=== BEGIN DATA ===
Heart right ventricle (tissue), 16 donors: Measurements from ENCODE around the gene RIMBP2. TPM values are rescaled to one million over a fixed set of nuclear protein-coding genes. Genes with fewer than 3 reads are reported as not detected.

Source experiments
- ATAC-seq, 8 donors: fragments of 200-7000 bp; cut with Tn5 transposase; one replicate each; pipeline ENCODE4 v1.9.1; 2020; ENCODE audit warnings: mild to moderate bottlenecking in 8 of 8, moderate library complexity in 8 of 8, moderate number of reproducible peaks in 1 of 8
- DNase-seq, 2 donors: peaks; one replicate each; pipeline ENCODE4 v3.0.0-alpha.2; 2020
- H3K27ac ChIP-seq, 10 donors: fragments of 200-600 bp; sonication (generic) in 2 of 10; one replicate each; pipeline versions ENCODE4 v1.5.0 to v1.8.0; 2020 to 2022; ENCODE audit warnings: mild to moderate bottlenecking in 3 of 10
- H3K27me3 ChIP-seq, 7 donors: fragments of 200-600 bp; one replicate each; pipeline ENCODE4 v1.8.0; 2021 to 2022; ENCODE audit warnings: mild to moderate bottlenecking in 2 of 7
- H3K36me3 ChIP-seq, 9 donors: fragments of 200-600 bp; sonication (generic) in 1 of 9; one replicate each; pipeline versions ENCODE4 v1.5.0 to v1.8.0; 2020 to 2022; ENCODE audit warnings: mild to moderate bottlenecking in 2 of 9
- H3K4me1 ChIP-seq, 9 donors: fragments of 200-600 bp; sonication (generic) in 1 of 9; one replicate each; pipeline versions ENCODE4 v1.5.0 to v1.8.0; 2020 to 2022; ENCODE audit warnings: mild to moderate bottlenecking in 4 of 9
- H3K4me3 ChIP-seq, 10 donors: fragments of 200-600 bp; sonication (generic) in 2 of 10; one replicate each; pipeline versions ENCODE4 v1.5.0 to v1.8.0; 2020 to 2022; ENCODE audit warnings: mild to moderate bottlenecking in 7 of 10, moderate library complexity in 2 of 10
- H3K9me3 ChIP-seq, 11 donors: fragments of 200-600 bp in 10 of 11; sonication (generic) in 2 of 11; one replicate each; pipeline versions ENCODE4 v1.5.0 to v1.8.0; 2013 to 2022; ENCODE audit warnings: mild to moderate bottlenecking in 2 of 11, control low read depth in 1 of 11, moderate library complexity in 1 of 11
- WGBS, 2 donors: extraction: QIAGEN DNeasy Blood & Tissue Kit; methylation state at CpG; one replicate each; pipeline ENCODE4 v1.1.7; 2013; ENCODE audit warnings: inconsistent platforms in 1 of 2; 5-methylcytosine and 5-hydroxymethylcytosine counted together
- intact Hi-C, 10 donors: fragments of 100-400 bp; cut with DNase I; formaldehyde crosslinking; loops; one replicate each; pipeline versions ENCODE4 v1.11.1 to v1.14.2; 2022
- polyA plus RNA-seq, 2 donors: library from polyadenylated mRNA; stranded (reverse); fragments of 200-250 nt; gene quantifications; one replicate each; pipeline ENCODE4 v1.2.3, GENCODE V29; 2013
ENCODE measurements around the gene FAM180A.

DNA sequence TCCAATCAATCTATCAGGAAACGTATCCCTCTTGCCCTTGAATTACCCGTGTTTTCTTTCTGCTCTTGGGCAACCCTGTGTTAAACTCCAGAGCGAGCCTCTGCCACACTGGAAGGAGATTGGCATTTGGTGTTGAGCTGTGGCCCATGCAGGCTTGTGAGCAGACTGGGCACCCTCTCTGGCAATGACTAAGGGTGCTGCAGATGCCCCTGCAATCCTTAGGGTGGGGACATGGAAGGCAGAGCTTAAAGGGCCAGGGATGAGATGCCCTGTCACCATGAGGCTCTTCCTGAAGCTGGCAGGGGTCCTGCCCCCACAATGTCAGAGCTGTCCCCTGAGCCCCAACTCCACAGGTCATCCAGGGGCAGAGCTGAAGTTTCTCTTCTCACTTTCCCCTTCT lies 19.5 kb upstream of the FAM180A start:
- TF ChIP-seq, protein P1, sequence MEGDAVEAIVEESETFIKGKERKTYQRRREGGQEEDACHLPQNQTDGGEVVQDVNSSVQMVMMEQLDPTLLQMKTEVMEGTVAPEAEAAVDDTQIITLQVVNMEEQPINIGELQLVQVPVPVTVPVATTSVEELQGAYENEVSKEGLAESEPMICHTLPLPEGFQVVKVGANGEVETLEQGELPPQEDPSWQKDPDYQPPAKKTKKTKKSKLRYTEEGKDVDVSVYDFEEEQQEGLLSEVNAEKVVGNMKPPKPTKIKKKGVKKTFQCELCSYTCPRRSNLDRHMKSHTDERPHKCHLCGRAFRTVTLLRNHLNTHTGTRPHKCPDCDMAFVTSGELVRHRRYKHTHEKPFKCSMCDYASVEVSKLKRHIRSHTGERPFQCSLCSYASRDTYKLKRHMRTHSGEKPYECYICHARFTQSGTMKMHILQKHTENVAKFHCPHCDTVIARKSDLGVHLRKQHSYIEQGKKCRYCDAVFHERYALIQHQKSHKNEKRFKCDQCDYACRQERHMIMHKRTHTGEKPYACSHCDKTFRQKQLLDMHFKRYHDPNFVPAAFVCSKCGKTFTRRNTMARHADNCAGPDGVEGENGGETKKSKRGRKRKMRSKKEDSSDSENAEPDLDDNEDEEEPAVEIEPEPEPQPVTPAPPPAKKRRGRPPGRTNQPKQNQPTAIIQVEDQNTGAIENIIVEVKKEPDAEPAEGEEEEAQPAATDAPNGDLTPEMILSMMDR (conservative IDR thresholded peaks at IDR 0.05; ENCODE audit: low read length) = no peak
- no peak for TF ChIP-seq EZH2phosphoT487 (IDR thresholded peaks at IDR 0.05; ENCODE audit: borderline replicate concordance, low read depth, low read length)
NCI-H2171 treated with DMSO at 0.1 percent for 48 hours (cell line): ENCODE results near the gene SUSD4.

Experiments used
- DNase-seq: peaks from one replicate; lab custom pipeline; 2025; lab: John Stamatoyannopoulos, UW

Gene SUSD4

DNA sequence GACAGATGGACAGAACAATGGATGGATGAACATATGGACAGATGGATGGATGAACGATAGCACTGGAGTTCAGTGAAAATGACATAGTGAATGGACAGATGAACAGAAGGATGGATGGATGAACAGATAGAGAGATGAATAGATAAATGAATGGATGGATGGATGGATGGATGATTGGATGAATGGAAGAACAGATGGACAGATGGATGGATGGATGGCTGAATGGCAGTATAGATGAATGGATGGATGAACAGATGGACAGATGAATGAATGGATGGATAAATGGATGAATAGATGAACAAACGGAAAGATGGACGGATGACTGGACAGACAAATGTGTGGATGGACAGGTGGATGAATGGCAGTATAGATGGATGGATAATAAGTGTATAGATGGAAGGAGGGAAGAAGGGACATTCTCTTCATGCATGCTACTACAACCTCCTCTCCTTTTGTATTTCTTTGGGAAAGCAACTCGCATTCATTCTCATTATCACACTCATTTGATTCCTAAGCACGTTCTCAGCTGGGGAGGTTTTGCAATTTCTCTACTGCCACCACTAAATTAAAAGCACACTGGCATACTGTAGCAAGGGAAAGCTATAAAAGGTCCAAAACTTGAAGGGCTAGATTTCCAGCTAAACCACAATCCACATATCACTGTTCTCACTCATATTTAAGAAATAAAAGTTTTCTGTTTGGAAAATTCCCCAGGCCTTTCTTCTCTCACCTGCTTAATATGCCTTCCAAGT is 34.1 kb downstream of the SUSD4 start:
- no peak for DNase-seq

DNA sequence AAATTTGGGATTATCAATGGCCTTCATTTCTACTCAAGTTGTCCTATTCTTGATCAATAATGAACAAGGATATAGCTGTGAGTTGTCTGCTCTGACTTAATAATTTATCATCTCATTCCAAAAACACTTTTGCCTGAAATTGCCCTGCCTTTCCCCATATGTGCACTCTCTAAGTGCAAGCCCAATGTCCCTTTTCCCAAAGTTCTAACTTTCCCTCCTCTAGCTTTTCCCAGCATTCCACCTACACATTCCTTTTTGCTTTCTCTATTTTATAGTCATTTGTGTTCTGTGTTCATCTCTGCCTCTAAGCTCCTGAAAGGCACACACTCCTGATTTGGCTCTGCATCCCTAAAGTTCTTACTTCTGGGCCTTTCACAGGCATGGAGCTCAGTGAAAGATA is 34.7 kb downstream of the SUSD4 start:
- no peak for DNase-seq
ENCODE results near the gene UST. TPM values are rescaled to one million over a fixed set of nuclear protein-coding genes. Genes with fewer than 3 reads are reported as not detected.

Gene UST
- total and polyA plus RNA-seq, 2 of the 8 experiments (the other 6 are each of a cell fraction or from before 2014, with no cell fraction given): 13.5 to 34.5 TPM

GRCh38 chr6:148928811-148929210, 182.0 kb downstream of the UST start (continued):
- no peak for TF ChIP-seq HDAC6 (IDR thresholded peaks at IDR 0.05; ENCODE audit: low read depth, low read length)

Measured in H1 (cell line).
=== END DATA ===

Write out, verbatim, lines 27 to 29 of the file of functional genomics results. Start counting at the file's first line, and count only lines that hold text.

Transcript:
Gene UST
- total and polyA plus RNA-seq, 2 of the 8 experiments (the other 6 are each of a cell fraction or from before 2014, with no cell fraction given): 13.5 to 34.5 TPM

GRCh38 chr6:148928811-148929210, 182.0 kb downstream of the UST start (continued):